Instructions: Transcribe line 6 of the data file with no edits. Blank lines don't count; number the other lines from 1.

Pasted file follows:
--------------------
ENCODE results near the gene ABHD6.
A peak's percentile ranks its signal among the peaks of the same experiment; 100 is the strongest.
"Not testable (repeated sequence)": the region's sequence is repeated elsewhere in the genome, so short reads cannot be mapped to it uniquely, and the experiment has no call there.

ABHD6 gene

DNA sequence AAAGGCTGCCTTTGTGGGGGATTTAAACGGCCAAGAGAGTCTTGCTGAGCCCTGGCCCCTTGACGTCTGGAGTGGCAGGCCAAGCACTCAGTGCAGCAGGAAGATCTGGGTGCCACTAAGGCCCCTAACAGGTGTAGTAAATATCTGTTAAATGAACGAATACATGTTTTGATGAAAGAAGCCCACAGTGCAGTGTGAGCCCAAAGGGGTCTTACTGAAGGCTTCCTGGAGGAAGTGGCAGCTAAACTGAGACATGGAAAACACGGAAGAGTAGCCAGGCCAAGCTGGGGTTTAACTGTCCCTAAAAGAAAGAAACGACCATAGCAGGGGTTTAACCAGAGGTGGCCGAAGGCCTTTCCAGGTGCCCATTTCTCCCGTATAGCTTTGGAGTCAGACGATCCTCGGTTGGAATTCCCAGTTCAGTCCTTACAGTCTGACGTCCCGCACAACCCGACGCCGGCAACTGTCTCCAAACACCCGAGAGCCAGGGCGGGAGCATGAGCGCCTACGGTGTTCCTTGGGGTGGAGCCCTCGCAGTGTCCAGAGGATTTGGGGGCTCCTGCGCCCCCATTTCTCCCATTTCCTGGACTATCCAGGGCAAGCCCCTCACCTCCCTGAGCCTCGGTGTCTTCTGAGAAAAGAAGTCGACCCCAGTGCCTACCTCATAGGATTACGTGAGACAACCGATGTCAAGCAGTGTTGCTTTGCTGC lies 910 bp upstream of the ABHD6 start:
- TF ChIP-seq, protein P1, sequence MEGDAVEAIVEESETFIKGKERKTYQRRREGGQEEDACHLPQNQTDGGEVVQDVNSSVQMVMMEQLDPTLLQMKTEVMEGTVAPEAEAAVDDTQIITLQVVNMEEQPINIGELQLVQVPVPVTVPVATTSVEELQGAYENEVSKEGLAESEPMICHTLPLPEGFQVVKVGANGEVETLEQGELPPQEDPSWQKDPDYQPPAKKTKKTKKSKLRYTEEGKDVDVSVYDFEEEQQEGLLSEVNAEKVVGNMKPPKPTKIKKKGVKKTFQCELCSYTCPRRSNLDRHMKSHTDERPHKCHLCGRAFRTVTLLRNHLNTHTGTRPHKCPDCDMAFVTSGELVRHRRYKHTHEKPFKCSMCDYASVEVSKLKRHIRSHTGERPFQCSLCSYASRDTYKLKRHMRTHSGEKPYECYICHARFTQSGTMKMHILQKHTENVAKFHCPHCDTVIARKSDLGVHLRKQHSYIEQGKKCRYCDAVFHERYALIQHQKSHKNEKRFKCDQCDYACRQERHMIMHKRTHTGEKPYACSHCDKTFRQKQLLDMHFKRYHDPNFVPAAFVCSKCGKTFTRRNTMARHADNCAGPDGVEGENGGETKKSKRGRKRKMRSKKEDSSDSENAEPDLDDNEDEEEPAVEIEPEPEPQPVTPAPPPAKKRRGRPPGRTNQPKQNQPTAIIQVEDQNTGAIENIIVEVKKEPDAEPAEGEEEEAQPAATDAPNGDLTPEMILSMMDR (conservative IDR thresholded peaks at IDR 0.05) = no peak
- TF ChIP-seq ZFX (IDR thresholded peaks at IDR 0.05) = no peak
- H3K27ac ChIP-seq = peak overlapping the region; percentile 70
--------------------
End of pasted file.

- TF ChIP-seq, protein P1, sequence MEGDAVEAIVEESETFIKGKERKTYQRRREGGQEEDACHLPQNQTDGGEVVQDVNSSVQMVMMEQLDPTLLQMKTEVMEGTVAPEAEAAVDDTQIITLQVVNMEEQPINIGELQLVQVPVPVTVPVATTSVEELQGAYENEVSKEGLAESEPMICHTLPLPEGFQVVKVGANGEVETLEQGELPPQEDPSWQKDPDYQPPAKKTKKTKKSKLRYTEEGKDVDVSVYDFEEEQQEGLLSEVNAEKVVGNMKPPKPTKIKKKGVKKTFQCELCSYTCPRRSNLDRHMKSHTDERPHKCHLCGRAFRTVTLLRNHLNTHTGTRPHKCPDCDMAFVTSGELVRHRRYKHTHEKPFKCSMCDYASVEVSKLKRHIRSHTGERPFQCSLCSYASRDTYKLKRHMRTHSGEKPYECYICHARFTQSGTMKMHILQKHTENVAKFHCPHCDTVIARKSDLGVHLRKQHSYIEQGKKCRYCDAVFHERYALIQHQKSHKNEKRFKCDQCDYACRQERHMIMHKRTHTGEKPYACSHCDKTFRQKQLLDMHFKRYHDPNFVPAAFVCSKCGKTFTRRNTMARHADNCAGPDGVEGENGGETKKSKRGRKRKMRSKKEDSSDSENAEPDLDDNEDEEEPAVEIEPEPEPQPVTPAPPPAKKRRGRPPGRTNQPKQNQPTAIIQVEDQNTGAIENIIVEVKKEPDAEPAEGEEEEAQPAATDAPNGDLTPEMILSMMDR (conservative IDR thresholded peaks at IDR 0.05) = no peak